I know this controversy is now about a zillion years old. But it illustrates some of my thoughts about companies’ values & principles only too well! I was going to write a long article about this, but then I came across Carla Schroder’s article The RIAA – Hollywood – DRM – Linux Suicide Pact on LXer, where she writes:
“I had already come to the conclusion that the fine folks behind the Digital Millennium Copyright Act, Digital Rights Management, and the Business Software Alliance are either nuts, corrupt, or both. These are all things that Real People (like you and me) don’t need and don’t want. The DMCA is on shaky ground Constitutionally, but until we get a Constitutional amendment that requires new laws to pass Constitutional muster before they can be enforced, we will spend our lives enduring barrages of similar madnesses…
…I find myself wondering what sort of mindset would prefer to perpetuate an inferior product line and ignore what customers are willing to pay for, and instead devote considerable energies and money to fighting with their customers, and treating them like criminals, and purchasing punitive unenforceable laws, and sue tens of thousands of people, and plant destructive software into peer-to-peer networks and on customer’s computers, for which they should go to jail, but nooo, that won’t happen, instead of devoting those resources to improving their products, and delivering what customers want to pay for?
…Like Richard Stallman, I detest the sloppy, inaccurate, propagandistic term “intellectual property.” It deliberately implies that ideas and concepts can be owned. Well, they can’t. What we are talking about are copyrights, trademarks, and patents, or very specific implementations of ideas and concepts. In this discussion, we’re talking about copyrights and fair use. As an author, I have a fair bit of self-interest in copyrights. I don’t care to see my works copied and sold by someone else. By dang, if there is money to be made from my labors, I want it.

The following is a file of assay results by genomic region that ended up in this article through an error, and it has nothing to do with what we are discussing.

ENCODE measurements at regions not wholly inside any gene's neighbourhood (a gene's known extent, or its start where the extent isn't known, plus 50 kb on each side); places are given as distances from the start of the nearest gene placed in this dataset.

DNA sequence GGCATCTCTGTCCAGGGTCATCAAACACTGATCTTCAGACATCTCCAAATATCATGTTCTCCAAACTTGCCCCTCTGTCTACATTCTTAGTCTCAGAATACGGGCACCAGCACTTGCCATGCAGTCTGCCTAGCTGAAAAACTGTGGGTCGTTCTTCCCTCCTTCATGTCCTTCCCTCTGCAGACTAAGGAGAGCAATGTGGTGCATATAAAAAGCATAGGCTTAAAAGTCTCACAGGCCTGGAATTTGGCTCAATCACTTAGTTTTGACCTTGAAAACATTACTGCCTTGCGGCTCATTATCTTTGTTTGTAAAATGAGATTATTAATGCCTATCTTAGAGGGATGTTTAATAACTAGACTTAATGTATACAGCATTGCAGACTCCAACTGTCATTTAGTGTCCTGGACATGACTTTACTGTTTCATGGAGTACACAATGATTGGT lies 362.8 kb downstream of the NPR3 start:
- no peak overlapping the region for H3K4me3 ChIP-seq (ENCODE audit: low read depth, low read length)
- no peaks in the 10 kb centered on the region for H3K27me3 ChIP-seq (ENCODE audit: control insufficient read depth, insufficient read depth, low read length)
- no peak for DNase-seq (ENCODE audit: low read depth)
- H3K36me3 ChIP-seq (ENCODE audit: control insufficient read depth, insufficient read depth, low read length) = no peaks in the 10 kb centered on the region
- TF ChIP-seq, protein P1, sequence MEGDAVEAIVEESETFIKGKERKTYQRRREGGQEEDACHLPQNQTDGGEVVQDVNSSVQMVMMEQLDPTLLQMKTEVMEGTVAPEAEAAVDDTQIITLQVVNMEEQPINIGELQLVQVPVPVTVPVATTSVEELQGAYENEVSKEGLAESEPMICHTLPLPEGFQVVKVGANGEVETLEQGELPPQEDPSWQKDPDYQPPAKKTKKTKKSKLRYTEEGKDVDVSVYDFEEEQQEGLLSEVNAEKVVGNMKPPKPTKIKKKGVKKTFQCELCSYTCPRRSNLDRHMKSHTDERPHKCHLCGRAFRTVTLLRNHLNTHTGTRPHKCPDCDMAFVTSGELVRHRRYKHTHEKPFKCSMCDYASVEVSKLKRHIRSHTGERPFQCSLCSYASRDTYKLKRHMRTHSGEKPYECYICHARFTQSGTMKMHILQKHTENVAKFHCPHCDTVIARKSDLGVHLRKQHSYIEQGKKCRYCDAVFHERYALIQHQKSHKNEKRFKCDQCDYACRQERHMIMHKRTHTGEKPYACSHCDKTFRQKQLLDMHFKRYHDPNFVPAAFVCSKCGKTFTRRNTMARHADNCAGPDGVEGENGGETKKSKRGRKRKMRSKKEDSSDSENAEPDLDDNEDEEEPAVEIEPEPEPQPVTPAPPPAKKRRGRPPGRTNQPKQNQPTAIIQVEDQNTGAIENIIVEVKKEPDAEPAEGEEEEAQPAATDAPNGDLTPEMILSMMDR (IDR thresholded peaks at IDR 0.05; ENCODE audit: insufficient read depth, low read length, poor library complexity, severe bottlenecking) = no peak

…I admit I am nervous about the concept of delivering a book entirely in digital format. I need to earn at least $40,000 from a book to make it worthwhile for me financially. Will digital delivery cut into my income? Or will it expand my readership by making the book available at a lower cost? I believe the latter. Sure, there are always freeloaders who are ingenious at getting things for free. But most folks are honest, and all they want is fair value. If I write sucky books that no one wants, like the way that the music industry releases crappy CDs, and Hollywood makes dopey movies that no one wants, I won’t sell more books by criminalizing customers and instituting lame copy-protection schemes.
…So here we have an entire industry exerting considerable effort to exclude a whole class of customers, because we use a computing platform that they cannot control. Sure, Microsoft will be happy to screw over its end users by including all manner of DRM nastiness. But in the end it won’t matter anyway- customers who choose to view their legally-purchased DVDs on Linux will easily, if illegally, find a way. What sort of madness is this?
Despite the attempts of the software and entertainment industries to convince us that we only license their products, not own them, most folks view items that they purchase as owned, and theirs to do with as they jolly well feel like. That’s the reality, and fighting that is futile. Their attempts to “protect” their “property” are laughable in any case. Professional pirates, the ones who copy and print off thousands of discs, aren’t even slowed down by their silly lawsuits and copy-protection schemes. The only ones who get hurt are their own customers- the very ones who pay actual money for their products.
The way to attract customers is to offer attractive products at a fair price, and be nice to them. Not strongarm them. You know that, I know that. Why don’t these bigshot corporations know that?”
For more on the Sony DRM Controversy, visit the following:
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